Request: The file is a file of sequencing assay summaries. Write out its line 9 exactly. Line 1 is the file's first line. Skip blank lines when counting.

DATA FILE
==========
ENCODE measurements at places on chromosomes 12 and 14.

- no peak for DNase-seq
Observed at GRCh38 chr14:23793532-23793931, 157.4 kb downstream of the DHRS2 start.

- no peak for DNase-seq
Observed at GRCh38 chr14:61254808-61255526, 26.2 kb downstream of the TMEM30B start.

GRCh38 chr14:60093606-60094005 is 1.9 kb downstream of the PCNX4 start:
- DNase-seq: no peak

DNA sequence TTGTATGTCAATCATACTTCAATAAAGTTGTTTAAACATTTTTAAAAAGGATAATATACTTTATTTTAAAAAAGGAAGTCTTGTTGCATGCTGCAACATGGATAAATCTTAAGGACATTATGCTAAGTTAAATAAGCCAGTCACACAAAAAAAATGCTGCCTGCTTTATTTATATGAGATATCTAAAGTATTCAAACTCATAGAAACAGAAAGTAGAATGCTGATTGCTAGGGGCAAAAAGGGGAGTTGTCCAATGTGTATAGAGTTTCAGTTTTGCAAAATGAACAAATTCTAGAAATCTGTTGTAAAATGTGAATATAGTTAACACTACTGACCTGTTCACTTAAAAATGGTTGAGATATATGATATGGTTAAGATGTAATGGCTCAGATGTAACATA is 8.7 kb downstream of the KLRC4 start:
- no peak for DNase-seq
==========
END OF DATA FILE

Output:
- no peak for DNase-seq